the writing end of the community, very rarely is it we have published
scribe who actively tries to push the very place he came from, as
opposed to bolting for a coastal city for life. But today we
examine the career of an accomplished poet who not only paid his dues
on a national level, but is continually trying to spark the creative
fuse of promising newcomers at home.
If you haven't seen the name Christopher Leibow around town, you're not looking hard enough. From his array of published works (like last year's In Praise Of Small Things), to his creative gathering known as Cabaret Voltage, to his miniature pamphlets of randomized works, and even his discrete compositions that have been spread throughout downtown. The localized haiku mastermind has been pushing creative boundaries while trying to open a few eyes in the process. I had the chance to chat with Chris about his works and career to date, along with his thoughts on the writing and poetry community at large. All with some samples of his work for you to check out.
Gavin: Hey Chris, first off, tell us a bit about yourself.
Christopher: I'm Christopher Leibow and I have lived in SLC off and on over the past fifteen years; there seems to be a strange gravity that keeps pulling me back here, but its been worth coming back. This stay has been the longest.
Gavin: How did you first take an interest in writing, and what were some early influences on you?
Christopher: Writing came late to me. Not surprising since I'm a late bloomer in everything. Sometimes I feel like Rip Van Winkle and I just woke up. I played around with it in my late teens and wrote my first one when I was eighteen, I don't know where it came from, I did not live in a house of readers... I think we maybe has a total of ten books in out house and two of them were phone books. It was some years later reading Neruda's Residence On Earth that I began to realize that poetry was a part of me in a deep way, and that has only continued and its beauty is at the core of who I am.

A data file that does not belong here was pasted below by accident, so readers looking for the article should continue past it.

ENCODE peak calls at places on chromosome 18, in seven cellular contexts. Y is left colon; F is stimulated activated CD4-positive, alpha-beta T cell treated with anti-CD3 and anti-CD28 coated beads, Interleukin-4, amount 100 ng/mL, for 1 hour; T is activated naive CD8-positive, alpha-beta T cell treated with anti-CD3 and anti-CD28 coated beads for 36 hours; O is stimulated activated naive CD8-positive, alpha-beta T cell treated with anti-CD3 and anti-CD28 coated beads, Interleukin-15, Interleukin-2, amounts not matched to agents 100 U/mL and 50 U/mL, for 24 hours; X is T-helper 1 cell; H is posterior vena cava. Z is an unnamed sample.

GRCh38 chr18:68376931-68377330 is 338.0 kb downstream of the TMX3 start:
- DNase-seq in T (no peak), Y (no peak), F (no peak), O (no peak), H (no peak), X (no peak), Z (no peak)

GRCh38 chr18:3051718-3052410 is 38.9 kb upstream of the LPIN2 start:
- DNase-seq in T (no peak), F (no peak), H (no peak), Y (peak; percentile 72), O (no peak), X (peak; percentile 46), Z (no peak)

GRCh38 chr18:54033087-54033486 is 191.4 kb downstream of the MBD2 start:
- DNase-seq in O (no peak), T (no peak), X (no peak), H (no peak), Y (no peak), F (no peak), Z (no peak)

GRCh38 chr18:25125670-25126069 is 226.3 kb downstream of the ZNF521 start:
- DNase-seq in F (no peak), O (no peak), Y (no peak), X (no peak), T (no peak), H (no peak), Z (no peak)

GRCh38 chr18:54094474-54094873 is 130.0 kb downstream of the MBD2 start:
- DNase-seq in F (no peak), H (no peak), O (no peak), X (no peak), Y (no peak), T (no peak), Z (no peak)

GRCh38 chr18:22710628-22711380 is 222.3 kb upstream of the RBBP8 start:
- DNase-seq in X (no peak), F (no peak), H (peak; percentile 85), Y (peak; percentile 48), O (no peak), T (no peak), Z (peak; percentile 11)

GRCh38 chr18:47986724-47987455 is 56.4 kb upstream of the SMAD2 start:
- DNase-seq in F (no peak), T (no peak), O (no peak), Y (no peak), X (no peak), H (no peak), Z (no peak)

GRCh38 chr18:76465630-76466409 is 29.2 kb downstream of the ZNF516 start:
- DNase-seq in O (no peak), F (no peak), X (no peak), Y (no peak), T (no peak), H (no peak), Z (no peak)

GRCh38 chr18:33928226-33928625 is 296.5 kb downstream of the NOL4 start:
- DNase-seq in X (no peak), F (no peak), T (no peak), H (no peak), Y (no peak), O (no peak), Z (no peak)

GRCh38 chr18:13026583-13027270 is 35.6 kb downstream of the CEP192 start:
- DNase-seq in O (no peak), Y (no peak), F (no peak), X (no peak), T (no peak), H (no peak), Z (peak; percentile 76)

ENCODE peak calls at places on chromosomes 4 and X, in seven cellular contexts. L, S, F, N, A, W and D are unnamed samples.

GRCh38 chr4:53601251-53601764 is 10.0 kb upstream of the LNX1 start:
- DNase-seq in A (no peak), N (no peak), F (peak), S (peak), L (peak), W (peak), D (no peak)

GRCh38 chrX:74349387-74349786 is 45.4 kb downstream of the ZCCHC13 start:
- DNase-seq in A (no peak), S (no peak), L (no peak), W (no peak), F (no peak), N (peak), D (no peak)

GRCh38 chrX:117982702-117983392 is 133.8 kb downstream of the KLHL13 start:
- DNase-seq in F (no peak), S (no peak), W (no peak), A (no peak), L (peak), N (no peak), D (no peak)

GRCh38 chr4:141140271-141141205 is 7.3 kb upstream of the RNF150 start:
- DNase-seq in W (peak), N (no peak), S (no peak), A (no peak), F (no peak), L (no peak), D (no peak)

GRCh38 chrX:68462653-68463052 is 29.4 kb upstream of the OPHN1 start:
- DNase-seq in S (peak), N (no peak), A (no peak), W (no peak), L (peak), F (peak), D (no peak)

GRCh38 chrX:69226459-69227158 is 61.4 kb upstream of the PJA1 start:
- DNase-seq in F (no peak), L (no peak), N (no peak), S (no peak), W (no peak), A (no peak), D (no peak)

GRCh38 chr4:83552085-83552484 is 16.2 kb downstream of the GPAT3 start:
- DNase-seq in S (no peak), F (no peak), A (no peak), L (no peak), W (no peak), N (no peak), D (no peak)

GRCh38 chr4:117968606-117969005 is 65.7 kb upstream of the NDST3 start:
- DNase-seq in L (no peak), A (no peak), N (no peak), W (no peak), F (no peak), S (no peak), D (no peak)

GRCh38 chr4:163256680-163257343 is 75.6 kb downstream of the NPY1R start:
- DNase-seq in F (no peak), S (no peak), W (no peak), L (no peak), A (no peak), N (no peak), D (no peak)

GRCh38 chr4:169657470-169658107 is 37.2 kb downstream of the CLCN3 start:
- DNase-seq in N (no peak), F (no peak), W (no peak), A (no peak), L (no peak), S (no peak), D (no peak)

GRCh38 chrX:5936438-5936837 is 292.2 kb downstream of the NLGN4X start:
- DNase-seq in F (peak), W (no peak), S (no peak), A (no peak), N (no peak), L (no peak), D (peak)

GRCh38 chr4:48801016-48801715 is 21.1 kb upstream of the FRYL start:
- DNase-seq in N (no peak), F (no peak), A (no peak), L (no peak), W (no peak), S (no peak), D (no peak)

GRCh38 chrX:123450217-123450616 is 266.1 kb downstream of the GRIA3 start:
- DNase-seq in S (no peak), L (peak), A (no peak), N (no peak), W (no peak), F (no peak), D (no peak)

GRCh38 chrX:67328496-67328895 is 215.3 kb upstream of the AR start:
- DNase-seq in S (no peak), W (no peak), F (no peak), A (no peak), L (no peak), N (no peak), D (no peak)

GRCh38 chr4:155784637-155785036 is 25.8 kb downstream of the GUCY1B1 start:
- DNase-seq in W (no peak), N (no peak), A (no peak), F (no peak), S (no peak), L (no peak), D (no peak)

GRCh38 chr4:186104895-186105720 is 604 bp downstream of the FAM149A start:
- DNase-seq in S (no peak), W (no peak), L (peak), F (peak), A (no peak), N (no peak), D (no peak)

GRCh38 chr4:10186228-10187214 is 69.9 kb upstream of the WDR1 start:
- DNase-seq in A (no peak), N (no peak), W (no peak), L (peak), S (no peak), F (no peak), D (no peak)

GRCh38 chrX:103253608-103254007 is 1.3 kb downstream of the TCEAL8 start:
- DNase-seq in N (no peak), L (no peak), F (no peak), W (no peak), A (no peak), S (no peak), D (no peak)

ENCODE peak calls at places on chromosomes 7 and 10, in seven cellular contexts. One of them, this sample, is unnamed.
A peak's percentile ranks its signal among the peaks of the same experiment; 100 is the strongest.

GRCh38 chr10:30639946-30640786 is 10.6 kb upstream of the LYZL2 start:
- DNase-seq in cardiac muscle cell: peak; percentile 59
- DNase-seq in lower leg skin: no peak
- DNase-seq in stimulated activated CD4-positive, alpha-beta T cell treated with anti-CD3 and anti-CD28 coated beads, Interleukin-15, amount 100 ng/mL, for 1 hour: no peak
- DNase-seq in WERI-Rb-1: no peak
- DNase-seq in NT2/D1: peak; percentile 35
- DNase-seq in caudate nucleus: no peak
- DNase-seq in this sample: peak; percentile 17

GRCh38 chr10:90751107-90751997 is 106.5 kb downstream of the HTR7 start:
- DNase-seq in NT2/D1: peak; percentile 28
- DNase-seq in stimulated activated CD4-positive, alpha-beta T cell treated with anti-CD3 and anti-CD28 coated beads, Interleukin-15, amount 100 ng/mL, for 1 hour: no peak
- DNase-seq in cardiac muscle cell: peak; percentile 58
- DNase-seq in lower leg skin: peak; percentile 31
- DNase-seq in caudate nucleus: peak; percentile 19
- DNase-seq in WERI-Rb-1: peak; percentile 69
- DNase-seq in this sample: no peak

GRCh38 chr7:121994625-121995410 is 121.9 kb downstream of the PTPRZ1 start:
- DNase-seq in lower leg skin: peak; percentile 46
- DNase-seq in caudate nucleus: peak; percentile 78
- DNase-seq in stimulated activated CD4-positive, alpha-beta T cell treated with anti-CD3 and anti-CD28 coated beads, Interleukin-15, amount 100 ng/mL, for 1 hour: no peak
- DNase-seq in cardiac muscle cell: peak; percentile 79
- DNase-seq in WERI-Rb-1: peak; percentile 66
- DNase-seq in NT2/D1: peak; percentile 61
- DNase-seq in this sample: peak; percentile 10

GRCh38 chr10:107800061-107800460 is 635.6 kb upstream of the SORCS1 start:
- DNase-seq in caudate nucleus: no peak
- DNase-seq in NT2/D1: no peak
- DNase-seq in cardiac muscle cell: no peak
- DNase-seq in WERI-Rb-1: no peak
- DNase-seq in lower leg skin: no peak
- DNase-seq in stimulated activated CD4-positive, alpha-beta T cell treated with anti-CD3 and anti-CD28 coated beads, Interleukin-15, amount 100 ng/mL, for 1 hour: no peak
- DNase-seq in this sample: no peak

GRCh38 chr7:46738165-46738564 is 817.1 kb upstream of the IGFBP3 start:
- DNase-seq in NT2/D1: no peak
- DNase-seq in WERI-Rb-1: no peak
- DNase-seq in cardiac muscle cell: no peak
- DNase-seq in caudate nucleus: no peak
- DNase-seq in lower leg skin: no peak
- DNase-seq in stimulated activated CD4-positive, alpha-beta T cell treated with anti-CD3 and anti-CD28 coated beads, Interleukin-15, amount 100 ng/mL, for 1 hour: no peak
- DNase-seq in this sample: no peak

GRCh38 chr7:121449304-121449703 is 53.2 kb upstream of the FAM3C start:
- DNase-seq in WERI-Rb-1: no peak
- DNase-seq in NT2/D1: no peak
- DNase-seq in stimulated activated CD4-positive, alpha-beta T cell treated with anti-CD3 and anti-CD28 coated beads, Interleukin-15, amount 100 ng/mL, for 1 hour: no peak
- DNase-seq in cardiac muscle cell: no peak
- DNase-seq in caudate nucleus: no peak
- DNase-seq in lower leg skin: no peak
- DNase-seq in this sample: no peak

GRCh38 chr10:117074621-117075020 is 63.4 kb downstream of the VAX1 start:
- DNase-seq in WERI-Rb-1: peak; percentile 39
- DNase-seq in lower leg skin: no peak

Gavin: You went to Antioch University and got your MFA in Poetry. What made you choose their program, and what was it like for you over there?
Christopher: Low residency programs allow you to work and still get your MFA. I love some of my peers, from the program, and I has a few great mentors. Chris Albani and Carol Potter, a few others I'm still really close to. But It definitely wasn't worth the money. Anyone want to help with my student loans? ...Please?
Gavin: What personally drew you towards the art of the haiku?
Christopher: That's a good question. I am a love poet and have written many poems exploring the space between two lovers, the space that can give perspective in being able to see an "other" and the longing that comes with that, but I was saying too much. That space is necessary. In reality the thing that is most beautiful about love whether it is love for a lover, out children, our fellow human beings -- there are those small moments or simple gestures; where that space is bridged and time stops, whether it is through joy, beauty or the sorrow of another and the compassion that comes from feeling it... it can by transcendent. I think that is what the haiku can capture in a few words; the words get out of the way. You and the things that you're writing about become one, there's no separation. When you write one and you get it right, these two things that you have no connection to... in a flash, you're there. As an example, I wrote a haiku about a father and his baby. “Sleeves rolled up, giving his young son a bath, the new widower.” So father and son, but there's a new context where you see him giving his son a bath, and the context that his wife has died gives new context, and you feel for those two things that a moment before were only moments in your head. Now there's an emotional response and you have compassion for that character in that poem. That's the power of haiku.
Gavin: What eventually pushed you to start performing your works?
Christopher: Poetry is an aural tradition. There's a need of the physical alchemy of reading face-to-face to another person, the sharing of energy of the writer, their heart, body language, their experience telling to another, "here this is what I know/feel how about you" -that type of communication is becoming endangered in our face-space-twitter-fied world. We will lose more than we will gain.